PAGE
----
Troy Davis

Remember your history.

If you’re white, go study.  Go do your work.  Go shut the fuck up and listen to a person of color who’s willing to share their experiences with you.  Shut up and do your work.  It is work that needs to be done and tonight you are seeing what happens when people fail to do that work.

If you’re a person of color all I can say to you is that I am trying to do my work.  I am trying and I am sad.

 

ETA: If you’ve come to this post after the fact to tell me that racism doesn’t exist, that white privilege is a myth, or that “racism is a two way street” and white people are oppressed too, please don’t leave a comment.  It won’t be posted.  Instead, click here.

14 Responses to “Troy Davis”


  1. 1 wpm November 17, 2011 at 6:00 pm

    you get it more than most. you were born with privilege into a family with long hollywood lineage and you dont HAVE to listen or even care, but you are. please continue to represent that and speak your mind. you are gifted. help your generation, many of its representatives so very clueless, get the message! no progress without struggle, dont us POC know it! rock on.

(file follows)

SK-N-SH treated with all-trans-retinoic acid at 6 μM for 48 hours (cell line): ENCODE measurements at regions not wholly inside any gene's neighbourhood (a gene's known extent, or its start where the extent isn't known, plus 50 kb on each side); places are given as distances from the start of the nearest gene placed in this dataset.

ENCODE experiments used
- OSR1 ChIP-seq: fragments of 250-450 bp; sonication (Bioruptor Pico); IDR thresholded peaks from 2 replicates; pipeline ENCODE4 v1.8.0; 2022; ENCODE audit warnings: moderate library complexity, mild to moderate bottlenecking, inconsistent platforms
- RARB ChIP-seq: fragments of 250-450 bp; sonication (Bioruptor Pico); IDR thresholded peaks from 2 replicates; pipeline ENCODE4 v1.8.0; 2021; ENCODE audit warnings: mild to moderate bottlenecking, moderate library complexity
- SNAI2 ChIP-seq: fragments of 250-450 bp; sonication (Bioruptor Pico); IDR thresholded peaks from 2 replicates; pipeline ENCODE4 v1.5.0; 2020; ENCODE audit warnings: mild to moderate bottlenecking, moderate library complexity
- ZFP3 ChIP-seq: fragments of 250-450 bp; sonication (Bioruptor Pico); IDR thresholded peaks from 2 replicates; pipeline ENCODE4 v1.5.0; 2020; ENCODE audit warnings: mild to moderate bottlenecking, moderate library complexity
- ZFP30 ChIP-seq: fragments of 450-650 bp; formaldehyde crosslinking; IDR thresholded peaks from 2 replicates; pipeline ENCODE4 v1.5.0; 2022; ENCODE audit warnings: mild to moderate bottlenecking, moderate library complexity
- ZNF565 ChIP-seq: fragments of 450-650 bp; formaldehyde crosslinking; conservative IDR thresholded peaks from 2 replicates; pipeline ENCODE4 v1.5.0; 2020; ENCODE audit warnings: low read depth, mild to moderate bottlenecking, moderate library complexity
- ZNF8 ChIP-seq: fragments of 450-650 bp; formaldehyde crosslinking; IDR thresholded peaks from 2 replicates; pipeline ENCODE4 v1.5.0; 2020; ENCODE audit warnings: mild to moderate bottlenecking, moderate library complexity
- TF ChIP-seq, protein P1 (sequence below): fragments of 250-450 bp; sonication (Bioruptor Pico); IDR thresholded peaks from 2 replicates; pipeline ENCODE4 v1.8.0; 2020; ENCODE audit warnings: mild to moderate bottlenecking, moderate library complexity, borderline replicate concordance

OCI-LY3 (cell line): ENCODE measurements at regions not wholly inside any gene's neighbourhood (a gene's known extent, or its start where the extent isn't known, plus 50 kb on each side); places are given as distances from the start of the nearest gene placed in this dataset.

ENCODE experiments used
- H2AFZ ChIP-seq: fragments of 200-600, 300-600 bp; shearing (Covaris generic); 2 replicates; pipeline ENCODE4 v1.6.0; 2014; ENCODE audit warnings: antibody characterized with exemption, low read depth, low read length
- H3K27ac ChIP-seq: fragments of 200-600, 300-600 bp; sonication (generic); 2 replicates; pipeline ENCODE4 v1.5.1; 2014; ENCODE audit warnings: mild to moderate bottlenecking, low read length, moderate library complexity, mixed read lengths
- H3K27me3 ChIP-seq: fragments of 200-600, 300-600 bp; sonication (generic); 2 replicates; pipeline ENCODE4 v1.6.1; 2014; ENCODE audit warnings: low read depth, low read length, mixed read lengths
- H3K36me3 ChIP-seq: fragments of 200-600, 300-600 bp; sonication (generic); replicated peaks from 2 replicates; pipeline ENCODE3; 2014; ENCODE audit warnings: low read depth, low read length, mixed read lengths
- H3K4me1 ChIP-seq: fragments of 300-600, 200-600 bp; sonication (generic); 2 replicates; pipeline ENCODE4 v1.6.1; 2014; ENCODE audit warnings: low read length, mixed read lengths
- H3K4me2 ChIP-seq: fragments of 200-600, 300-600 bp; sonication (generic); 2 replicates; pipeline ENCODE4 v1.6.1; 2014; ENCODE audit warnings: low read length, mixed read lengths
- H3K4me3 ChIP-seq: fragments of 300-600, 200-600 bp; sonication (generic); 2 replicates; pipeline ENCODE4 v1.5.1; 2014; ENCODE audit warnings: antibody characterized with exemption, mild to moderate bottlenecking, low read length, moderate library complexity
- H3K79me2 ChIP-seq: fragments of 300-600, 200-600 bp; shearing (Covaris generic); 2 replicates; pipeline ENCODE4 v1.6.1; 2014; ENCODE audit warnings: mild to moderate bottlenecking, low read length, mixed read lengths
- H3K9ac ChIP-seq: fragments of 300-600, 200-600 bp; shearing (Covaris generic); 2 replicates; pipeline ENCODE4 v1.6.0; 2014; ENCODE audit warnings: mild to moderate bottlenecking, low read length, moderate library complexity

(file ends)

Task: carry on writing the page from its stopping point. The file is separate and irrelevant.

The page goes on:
2. 2 amy November 17, 2011 at 6:13 pm

    This is a beautiful and truthful post. Great job.

  3. 3 MissJenny619 November 17, 2011 at 9:11 pm

    You should hear Jeff Buckley’s version of this song. It is on his “Live at Sin-E: Legacy Edition” album (disc 1). It is entrancing!

  4. 4 Aimee November 29, 2011 at 3:24 am

    This post is very short. And my ancient computer messes up youtube or any video so I’m assuming I’m missing Billie Holiday.

    I have to say I wonder Stephen if you are capable of questioning whether white people really are some priveleged class and black people not. That doesn’t jibe with the reality I see and I can back that up with lots of history, statistics, etc.

    But I wonder if the trans-world can ever give up its obsession with hating on white people. You seem to be a different voice amidst the ‘dogma’ I mentioned on another post. Is that really true? Could you possibly be mistaking your privelege for some essentialized and imagined notion of ‘white’ privelege that the trans activists seem to constantly assert exists?